The lighter side of the Olympic Games

A look at the lighter side of the Olympic Games:

LONDON - The prime minister of Antigua says he wants Caribbean airline LIAT to name one of its planes after sprinter Kirani James, who gave the island of Grenada its first gold medal.

Baldwin Spencer says naming an aircraft after James would be a fitting tribute.

The 19-year-old won the 400 metres final in London and was also applauded for his sportsmanship after he traded name tags with South Africa's Oscar Pistorius, a double amputee.

Antigua is a major shareholder of LIAT along with other Caribbean islands.

LIAT released a statement earlier Friday saying it plans to honour James but did not provide details.

AP

LONDON - Love is in the air during the 2012 games, it seems.

The question has been popped an estimated 25 times under the large, multi-coloured rings inside Olympic Park.

Bram Lobeek, from Utrecht in the Netherlands, finally found the moment he had been looking for all year.

After watching the Dutch men's hockey team beat South Korea this week, he convinced his reluctant girlfriend of almost 10 years to line up for a photo by the rings.

He didn't explain his motive - and fretted as she started to look bored.

His girlfriend, Hetty van der Pennen, recalled wondering why she was wasting her time there.

"So I was standing and I said 'what is he doing?' and he was pointing at the Olympic rings and he said 'well, these are yours,"' she said Friday.

"I said: 'What?' Then he went down on his knees."

AP

LONDON - Get ready for a star-studded spectacular: Olympic Stadium is being transformed into a giant jukebox of British pop and pizazz for the closing ceremonies of the London Games.

The Spice Girls and The Who are among the acts prepping performances to celebrate the end of the Olympics.

Although organisers have tried to the ceremony under wraps, many details have leaked out in the British media, and some of the performers have let the cat out of the bag themselves.

The Who, George Michael, Muse and Ed Sheeran have all said they will take part in a show that will include performances of 30 British hit singles from the past five decades.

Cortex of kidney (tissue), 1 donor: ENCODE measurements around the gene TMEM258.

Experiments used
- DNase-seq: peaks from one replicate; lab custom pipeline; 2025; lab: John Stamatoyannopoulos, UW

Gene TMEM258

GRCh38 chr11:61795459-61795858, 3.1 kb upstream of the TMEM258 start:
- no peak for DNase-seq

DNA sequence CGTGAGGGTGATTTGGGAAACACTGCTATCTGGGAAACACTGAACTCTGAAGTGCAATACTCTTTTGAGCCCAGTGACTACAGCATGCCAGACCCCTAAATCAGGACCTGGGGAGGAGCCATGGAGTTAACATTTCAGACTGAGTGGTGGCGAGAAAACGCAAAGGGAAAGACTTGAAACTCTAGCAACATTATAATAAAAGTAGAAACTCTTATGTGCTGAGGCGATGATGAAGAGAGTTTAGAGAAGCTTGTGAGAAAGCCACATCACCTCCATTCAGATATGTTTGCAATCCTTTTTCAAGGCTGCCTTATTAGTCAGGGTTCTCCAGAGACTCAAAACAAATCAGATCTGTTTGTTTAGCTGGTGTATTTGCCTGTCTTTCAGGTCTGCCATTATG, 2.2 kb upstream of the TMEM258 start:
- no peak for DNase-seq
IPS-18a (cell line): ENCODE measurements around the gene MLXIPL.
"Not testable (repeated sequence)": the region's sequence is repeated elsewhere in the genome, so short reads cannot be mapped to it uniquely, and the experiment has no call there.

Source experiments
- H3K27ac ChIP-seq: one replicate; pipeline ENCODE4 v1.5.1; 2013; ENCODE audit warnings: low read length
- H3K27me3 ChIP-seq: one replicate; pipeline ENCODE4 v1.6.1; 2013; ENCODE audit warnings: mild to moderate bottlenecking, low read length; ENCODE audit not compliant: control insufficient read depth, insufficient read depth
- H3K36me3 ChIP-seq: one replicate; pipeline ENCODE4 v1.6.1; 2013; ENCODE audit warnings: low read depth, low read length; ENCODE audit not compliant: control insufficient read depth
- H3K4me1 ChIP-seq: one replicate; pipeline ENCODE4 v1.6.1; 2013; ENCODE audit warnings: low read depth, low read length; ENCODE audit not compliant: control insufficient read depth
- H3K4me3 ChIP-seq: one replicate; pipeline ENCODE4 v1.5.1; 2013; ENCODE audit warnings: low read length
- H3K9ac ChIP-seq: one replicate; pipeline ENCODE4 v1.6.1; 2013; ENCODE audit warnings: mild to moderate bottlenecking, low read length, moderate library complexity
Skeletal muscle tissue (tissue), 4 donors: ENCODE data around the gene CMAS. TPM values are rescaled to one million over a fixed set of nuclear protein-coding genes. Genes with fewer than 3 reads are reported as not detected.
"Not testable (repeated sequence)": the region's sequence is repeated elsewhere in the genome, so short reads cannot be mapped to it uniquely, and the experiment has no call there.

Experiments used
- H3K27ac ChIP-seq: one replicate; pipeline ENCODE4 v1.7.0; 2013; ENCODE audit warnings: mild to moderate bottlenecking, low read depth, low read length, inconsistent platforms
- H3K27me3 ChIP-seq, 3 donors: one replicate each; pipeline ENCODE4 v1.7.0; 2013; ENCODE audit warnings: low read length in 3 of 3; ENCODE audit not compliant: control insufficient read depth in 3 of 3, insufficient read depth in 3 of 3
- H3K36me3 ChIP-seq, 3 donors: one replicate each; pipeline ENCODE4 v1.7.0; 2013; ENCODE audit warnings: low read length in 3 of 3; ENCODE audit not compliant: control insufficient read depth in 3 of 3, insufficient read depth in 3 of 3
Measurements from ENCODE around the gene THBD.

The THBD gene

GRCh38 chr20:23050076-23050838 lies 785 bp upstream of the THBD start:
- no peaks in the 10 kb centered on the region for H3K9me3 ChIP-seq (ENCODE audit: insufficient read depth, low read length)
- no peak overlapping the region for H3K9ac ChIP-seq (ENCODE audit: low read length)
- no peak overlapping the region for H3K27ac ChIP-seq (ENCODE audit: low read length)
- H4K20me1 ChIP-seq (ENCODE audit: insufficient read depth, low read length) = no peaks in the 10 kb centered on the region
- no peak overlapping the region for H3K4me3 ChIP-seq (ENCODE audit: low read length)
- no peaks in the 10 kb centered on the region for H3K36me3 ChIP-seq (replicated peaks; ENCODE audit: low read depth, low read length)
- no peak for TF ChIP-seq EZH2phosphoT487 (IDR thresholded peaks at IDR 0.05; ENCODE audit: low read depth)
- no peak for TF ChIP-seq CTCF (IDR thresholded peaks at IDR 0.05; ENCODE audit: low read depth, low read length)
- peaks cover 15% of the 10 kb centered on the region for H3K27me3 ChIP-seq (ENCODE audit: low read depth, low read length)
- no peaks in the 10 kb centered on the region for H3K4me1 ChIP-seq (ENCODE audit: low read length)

The Pet Shop Boys, Annie Lennox and Fatboy Slim will also be on hand to get people dancing, and there's speculation The Spice Girls, Queen and Ray Davies of The Kinks could make an appearance.

Director David Arnold is calling the production "the greatest after-party in the world".

"If the opening ceremony was the wedding, then we're the wedding reception," Arnold told the Daily Telegraph.

AP

LONDON - Police say they've detained and cautioned a 38-year-old man who was caught in the act of painting a British postal box gold.

The Royal Mail has been bestowing this honour on specific post boxes nationwide to mark the home cities, towns and villages of Britain's gold-winning athletes.

But the public are supposed to leave this symbolic gilding to the experts.

The man in question got a little too much into the spirit of the Olympics at 2:50 am in a south London neighbourhood.

The result: a post box now half-red, half-gold.

Police have declined to identify the man but said he was apologetic.

"It was meant to be a bit of fun and part of the Olympic fever," he told police.

AP

LONDON - If there were an Olympic medal for hospitality, the Uzbekistan taekwondo team might just get it.

Taekwondo matches usually start off with competitors bowing to one another as a sign of respect.

At the London Games, Uzbek fighters have added their own twist: presenting each of their rivals with a hand-made Uzbek doll before trying to kick them in the head.

"It's a souvenir of my country so that they will remember this moment," said men's heavyweight fighter Akmal Irgashev.

He presented the doll to Mali's Daba Modibo Keita, a two-time world champion.

Irgashev's teammate, Natalya Mamatova, offered a similar doll - a little mustachioed man in traditional dress - to top-seeded Anne Caroline Graffe in the women's 67-kilogram plus category.

Irgashev said they've received T-shirts in return from European athletes, but never anything hand-made.

AP

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